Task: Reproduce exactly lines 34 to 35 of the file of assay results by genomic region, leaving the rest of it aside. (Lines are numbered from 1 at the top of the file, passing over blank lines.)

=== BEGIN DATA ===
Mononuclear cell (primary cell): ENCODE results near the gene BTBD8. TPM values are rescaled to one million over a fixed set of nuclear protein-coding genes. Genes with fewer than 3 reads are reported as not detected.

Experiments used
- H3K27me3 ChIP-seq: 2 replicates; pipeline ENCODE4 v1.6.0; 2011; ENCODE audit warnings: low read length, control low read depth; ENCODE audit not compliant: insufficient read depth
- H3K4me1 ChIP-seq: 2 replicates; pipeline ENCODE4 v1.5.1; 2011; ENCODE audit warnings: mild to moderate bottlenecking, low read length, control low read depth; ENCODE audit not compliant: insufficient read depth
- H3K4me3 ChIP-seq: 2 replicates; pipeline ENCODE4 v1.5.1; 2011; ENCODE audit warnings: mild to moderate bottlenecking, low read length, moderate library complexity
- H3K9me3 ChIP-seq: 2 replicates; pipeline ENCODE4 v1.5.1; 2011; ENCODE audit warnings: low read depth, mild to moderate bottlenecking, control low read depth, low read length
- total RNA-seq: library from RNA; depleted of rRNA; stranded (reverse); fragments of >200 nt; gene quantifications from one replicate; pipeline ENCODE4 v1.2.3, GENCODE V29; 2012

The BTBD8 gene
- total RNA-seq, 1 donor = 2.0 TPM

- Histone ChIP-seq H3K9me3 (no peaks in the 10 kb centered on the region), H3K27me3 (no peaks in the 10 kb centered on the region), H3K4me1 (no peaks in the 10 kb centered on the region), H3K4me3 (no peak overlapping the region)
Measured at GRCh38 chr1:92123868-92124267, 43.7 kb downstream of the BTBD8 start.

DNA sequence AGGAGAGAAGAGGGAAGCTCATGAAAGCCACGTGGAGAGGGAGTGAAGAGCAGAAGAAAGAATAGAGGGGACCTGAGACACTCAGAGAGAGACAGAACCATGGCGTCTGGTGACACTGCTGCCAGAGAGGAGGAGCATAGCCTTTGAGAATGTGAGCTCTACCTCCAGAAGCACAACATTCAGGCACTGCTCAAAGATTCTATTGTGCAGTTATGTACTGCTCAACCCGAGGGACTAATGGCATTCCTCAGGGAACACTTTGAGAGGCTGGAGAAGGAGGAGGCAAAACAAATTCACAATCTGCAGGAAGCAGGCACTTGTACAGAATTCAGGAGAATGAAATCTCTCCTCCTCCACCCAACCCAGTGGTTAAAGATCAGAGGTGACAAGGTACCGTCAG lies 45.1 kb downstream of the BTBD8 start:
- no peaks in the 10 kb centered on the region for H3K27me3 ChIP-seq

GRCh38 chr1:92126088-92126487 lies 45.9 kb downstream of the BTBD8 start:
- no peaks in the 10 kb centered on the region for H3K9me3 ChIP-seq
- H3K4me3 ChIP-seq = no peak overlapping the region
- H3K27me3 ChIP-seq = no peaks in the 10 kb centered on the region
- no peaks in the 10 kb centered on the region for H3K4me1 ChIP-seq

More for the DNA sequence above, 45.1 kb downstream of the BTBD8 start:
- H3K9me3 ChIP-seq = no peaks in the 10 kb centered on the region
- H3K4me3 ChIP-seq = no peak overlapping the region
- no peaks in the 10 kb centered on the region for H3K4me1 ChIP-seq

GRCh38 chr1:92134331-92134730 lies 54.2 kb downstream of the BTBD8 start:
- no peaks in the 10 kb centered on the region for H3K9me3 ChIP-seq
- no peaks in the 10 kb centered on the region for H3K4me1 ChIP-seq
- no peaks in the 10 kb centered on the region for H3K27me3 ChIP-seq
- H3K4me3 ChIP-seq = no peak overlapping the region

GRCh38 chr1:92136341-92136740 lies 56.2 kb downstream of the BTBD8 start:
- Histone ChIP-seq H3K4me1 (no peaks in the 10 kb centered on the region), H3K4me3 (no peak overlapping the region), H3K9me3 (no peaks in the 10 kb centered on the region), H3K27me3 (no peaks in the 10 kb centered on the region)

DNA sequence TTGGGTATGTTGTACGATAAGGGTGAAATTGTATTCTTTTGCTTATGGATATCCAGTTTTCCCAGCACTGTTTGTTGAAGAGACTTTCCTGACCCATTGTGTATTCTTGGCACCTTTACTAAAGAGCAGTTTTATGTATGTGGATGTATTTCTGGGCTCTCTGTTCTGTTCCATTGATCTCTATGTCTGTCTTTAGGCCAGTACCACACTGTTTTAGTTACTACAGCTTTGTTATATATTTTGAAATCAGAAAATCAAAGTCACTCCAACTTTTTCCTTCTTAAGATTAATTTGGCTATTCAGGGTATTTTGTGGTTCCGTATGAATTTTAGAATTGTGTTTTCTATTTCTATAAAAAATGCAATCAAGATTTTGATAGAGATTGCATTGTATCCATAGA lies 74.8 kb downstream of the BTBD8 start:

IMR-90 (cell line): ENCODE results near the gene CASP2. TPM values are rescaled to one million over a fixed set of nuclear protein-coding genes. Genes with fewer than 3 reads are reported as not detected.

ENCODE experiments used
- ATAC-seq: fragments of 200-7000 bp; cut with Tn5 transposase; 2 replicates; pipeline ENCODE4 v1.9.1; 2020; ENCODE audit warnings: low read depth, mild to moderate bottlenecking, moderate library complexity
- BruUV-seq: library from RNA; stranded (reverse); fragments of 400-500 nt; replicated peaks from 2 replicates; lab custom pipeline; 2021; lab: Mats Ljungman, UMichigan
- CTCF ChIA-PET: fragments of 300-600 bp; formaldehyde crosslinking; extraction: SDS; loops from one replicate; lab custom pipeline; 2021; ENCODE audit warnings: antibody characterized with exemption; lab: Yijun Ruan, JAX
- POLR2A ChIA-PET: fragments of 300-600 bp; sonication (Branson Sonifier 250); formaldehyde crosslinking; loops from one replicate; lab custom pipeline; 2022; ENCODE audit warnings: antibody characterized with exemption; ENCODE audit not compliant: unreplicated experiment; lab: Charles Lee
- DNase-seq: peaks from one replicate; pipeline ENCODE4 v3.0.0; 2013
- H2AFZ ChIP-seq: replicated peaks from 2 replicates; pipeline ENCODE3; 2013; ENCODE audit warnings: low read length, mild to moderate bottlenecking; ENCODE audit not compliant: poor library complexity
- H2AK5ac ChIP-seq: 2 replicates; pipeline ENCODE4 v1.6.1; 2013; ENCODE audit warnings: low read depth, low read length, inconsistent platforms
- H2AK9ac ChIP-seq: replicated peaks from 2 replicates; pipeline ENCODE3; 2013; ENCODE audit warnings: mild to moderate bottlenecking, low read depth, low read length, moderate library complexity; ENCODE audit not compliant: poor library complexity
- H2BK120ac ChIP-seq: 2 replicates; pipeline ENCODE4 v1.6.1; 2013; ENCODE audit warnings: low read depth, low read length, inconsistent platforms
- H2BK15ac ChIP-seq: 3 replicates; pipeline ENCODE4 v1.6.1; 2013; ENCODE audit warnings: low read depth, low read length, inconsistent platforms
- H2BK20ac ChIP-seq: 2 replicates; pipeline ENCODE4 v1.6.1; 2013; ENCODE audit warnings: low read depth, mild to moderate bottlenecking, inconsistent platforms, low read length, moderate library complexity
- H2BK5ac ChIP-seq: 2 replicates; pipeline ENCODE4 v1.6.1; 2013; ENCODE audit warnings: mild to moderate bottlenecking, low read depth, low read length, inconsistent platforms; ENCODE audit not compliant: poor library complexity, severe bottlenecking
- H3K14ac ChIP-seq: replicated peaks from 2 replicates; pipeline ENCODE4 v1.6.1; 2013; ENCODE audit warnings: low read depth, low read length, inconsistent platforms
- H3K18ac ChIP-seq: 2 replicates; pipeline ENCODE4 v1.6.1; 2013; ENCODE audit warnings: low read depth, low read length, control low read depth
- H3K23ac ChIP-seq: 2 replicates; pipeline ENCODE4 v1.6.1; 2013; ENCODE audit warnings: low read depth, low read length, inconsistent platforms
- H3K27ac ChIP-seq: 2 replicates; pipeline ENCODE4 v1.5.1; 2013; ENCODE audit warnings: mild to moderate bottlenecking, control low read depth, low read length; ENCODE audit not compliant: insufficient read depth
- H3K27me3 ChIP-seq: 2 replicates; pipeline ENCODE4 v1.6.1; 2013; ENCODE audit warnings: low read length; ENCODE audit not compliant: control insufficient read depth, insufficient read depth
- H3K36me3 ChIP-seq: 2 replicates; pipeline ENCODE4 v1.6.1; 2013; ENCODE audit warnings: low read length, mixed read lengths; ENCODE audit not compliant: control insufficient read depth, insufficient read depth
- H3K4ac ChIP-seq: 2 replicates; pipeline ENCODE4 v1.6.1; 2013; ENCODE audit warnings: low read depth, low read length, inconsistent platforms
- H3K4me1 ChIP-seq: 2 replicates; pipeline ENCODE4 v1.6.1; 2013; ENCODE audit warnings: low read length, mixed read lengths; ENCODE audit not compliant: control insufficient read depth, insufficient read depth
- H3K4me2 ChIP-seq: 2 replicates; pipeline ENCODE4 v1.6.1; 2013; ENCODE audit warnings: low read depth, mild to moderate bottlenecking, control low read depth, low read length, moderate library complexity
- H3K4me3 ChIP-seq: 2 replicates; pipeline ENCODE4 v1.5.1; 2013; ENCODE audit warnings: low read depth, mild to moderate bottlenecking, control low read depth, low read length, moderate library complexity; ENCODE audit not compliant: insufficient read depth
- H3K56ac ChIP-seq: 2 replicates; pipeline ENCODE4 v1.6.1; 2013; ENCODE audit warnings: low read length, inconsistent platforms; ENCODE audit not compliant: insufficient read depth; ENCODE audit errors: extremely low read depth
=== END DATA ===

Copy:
- BruUV-seq: library from RNA; stranded (reverse); fragments of 400-500 nt; replicated peaks from 2 replicates; lab custom pipeline; 2021; lab: Mats Ljungman, UMichigan
- CTCF ChIA-PET: fragments of 300-600 bp; formaldehyde crosslinking; extraction: SDS; loops from one replicate; lab custom pipeline; 2021; ENCODE audit warnings: antibody characterized with exemption; lab: Yijun Ruan, JAX